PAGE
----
• Gain Effects: Things like overdrive and distortion pedals (some of the most common and popular pedals out there).
  • Modulation Effects: Flangers, phasers, chorus effects, etc. 
  • Time Effects: Reverb, delay, looper pedals, etc.

Ok, so now that we have all that out of the way, let’s take a look at five essential guitar pedals!

Tuner Pedal

Ok, so our first pedal on the list isn’t even one that was mentioned in the sequence above, but it’s a super useful pedal to have on your board. 

Tuner pedals are pretty self explanatory, they help you tune your guitar! These go at the very front end of your sequence, before any other effects or compressors. This is because when activated, a tuner pedal cuts your signal chain off at itself, so no sound comes through your amp. You can adjust the tuning of your guitar using a small display on the pedal without anyone in the audience having to hear it. Admittedly if you already have a clip on tuner and you aren’t planning on using pedals in a performance setting, this one is less essential on its own, but once you do start performing it’s a must have. 

Distortion Pedal

Probably the most popular type of pedal, the distortion pedal will take the clean sound of your guitar and give it the sustain and crunch associated with rock music. There are 3 common pedals that fall into this category – distortion, overdrive, and fuzz. 

Now, some amps will come with their own distortion or overdrive settings, which might make you wonder if this type of pedal is really that essential. Well, the benefits of having a pedal in this category are twofold. First of all, a pedal gives you the ability to switch the effect on and off with a tap of your foot, instead of having to walk over to your amp and adjusting a knob. Secondly, if you have multiple pedals, the distortion or overdrive pedal allows you to place your pedal near the beginning of the chain, so it has an effect on the pedals that follow it.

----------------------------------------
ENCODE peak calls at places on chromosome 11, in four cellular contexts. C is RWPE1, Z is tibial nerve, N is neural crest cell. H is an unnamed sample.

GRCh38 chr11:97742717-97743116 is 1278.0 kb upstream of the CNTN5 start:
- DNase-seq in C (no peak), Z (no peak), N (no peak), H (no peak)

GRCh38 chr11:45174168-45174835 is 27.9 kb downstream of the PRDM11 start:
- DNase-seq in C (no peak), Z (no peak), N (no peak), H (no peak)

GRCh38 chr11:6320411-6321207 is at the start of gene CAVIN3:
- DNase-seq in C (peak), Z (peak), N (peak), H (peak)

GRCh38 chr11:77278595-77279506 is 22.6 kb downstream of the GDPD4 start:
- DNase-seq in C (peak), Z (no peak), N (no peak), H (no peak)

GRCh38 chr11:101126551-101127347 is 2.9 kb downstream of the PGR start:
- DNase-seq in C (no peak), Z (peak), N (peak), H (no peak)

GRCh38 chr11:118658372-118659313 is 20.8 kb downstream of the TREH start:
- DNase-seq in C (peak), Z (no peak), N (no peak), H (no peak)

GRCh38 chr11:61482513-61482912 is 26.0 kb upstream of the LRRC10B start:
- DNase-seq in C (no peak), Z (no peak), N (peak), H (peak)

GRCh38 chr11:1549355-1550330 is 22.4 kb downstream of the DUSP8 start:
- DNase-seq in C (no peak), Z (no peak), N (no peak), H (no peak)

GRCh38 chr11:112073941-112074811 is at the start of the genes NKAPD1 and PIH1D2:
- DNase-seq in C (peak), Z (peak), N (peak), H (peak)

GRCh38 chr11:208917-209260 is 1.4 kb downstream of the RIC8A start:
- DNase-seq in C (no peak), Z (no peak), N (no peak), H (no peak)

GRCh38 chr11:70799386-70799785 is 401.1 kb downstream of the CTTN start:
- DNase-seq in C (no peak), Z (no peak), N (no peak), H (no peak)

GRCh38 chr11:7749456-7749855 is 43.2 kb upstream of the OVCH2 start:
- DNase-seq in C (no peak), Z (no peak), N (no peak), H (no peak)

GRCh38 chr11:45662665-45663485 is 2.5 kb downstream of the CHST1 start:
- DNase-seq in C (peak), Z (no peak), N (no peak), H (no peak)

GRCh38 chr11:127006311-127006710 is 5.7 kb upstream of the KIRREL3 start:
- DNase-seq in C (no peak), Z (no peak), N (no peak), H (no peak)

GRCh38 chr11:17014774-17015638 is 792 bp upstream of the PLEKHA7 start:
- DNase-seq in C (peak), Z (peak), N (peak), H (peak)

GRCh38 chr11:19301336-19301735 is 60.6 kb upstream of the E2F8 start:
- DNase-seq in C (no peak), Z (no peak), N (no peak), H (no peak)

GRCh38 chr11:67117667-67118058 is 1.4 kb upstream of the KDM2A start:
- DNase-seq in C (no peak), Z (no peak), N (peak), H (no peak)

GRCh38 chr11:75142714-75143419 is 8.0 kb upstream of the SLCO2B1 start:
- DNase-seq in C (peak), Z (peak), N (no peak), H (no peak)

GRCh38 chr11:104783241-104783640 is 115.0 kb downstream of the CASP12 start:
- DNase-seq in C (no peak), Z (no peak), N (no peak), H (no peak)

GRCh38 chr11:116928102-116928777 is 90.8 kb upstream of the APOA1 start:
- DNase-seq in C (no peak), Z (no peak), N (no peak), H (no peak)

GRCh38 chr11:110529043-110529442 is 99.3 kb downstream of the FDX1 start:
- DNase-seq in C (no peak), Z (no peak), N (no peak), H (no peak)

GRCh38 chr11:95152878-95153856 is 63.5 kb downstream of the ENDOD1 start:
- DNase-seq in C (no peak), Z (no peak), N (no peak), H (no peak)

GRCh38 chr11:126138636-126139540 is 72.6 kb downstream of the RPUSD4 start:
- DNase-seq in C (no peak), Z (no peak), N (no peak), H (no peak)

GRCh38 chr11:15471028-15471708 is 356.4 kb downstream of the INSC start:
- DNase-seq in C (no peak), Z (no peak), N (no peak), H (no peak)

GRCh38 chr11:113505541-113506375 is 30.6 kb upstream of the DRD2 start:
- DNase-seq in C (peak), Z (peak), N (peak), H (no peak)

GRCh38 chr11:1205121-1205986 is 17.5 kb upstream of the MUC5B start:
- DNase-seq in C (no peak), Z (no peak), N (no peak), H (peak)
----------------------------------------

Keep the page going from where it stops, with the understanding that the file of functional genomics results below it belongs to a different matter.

Reverb Pedal 

Another effect that some amps have a knob for, reverb is a super important element in music. Reverb creates an echo (different from the echo of a delay pedal, but more on that in a minute…), that essentially makes it sound like you are in a big, open space like a church or concert hall. 

Again, there are benefits to having a reverb pedal even if your amp has a reverb setting, as many amp reverb settings aren’t very good. Reverb pedals go near the end of your chain. 

Delay Pedal

A delay pedal, as mentioned above, also creates an echo effect. However, unlike the reverb pedal, a delay pedal’s echo is more artificial, less natural than what reverb provides.

While the echo from a reverb pedal creates the illusion of space, the echo on a delay pedal is truly an echo. When a sound passes through a delay pedal, you get several repetitions of that sound that fade off into silence, giving your playing an ethereal quality. 

Compression Pedal

The last of our essential pedals is designed to help reign in your sound and keep it streamlined. I guess it’s kind of like the pedalboard of pedals in that way. 

Imagine for a second that your signal chain is made up of a bunch of sheep, all roaming freely around a big field. Now imagine those sheep being herded through a narrow gate in between two fields. A compression pedal is basically that gate! The purpose of compression in music is to take your high end sounds and low end sounds and reign them back in a bit. This provides a much smoother sound, and less variation between notes played lightly, and notes you hit a little too hard. 

So there you have it. Now that you’ve got a better understanding of pedals – what they are, and how they work – we hope you can feel confident moving forward on your journey into the wide world of effects pedals!